Regardless of the specific technique Anne-Lise Coste (*1973, Marignane, FR) employs in her work – whether airbrush, spray paint, lacquer, acrylic or oil – her drawings and texts, brimming with immediate and spontaneous gestures, are often reminiscent of graffiti and urban space. These compositions of simple schematic shapes and words refer, among other things, to the long history of Art Brut. Considered by the artist to represent the freedom of childhood – but also resistance – this combination of “naïve” lines and specifically referential words or symbols casts a view onto both the violence of our society and the beauty of the world.
This is reflected already in the exhibition’s title, LA LA CUNT: in an ambiguous, poetic way, it provides a preview of what is on view. The title refers to the slightly kitschy, Oscar-winning Hollywood musical La La Land (2016), and links it to a pejorative term for women.
The first work one encounters at the entrance is already a direct reference to this struggle between power, gender and poetry: Poème, Pute, Police. The three spray-painted words, written with a hasty hand on a found window, at first read like an alliteration, but they also directly express the tension between violence and beauty.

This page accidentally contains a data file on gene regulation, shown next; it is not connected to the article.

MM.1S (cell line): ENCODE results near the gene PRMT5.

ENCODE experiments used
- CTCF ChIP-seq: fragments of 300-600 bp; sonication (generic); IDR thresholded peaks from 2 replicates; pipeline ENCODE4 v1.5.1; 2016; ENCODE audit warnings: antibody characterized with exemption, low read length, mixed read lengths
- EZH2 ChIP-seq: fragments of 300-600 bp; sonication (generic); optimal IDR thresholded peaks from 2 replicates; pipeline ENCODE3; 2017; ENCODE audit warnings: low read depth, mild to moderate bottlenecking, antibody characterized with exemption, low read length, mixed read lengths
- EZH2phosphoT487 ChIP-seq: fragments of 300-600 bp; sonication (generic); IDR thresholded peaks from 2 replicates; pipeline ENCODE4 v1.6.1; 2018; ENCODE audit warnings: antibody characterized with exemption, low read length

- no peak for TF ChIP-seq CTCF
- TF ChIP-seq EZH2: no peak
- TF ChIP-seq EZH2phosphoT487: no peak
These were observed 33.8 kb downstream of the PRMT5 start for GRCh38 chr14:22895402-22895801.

A certain play within the combining of words sits at the center of Anne Lise Coste’s work. The 54 canvases of Poème de la Douleur (Poem of Pain) each bear a single spray-painted word, and as the title suggests, can be read like a poem. Meaning arises – and changes – according to the combination of words, while also depending on the pace in which one walks by or their attention paid while doing so. Strung in a row across the gallery’s floor, the words draw a line like Constantin Brancusi’s Infinite Column, dividing the space into two halves – perhaps a reference to the conflict between specific terms and their potential for varied ascriptions in determining meaning.
Photos by Simon Vogel, Dortmunder Kunstverein, 2020